Governor Chet Culver today signed into law the ban on texting while driving. This chart at the Iowa Senate Democrats blog shows the relevant prohibitions and exceptions. The House Democrats blog summarizes key points:
House File 2456 prohibits the use of all electronic and mobile devices while driving for those under the age of 18. Persons over 18 may not use a hand-held electronic device to read, write, or send a text message while driving. Violators will be charged with a simple misdemeanor and a $30 fine. If texting is the cause of an accident that results in serious injury or death, penalties increase up to a $1000 fine and 180 day license suspension.
Law enforcement cannot stop or detain a person only for suspected violations of texting and local governments are not allowed to adopt their own ordinances. When the new law takes effect on July 1, law enforcement will begin an education campaign and will only write warning citations for the first year before the enhanced penalties and fines begin to apply.
Click here for the full text and bill history of House File 2456. It's a reasonable compromise between a broad texting ban approved by the Iowa Senate in February and an Iowa House version that would have applied only to teenage drivers. State Representative Curt Hanson, a retired driver's education teacher, headed the committee that drafted the compromise language. Texting is dangerous for older drivers as well as for teens.
The new law specifies that police cannot pull someone over solely for a suspected texting violation because while this bill was under consideration, some activists alleged that the texting ban would give officers another excuse for racially-motivated traffic stops and arrests. A group paid for robocalls in some House Democrats' districts, seeking to generate calls against the new law. Excerpt from one such call, which you can listen to here: "This has nothing to do with safety--they just want another reason to pull you over and to harrass you."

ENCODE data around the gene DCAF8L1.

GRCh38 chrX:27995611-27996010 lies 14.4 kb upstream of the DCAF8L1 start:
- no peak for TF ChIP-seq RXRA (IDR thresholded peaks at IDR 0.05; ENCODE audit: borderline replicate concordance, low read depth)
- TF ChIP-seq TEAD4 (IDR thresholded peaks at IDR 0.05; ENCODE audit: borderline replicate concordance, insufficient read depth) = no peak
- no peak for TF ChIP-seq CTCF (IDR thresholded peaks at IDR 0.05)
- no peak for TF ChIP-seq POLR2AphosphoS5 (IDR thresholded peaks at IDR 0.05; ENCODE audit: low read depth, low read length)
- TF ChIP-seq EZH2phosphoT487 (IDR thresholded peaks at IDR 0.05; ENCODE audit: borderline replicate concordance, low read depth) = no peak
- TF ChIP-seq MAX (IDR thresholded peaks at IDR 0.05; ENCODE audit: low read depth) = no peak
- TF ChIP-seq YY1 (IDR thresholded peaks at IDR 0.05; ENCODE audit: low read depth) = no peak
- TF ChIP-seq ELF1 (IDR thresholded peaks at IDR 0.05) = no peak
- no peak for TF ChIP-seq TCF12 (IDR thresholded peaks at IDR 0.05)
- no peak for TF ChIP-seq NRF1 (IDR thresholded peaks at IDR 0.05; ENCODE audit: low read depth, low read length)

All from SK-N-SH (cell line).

While the texting ban is a step in the right direction, drivers ought to go further and stop using their cell phones while the vehicle is moving. Driving while talking on the phone has been shown to be as dangerous as drunk driving. Cell phones are estimated to cause 1.4 million crashes a year in the U.S., and hands-free phones are no safer for drivers than hand-held phones. For more background, read the New York Times series of reports last summer on the dangers of cell phone use while driving. I know someone who is normally a good driver but rear-ended another vehicle recently while glancing down to see who was calling her cell phone.
Politically, restricting cell phone use while driving won't be possible in Iowa until some high-profile accident claims lives here. Too often it takes a tragedy (with sympathetic victims) to spur lawmakers to act.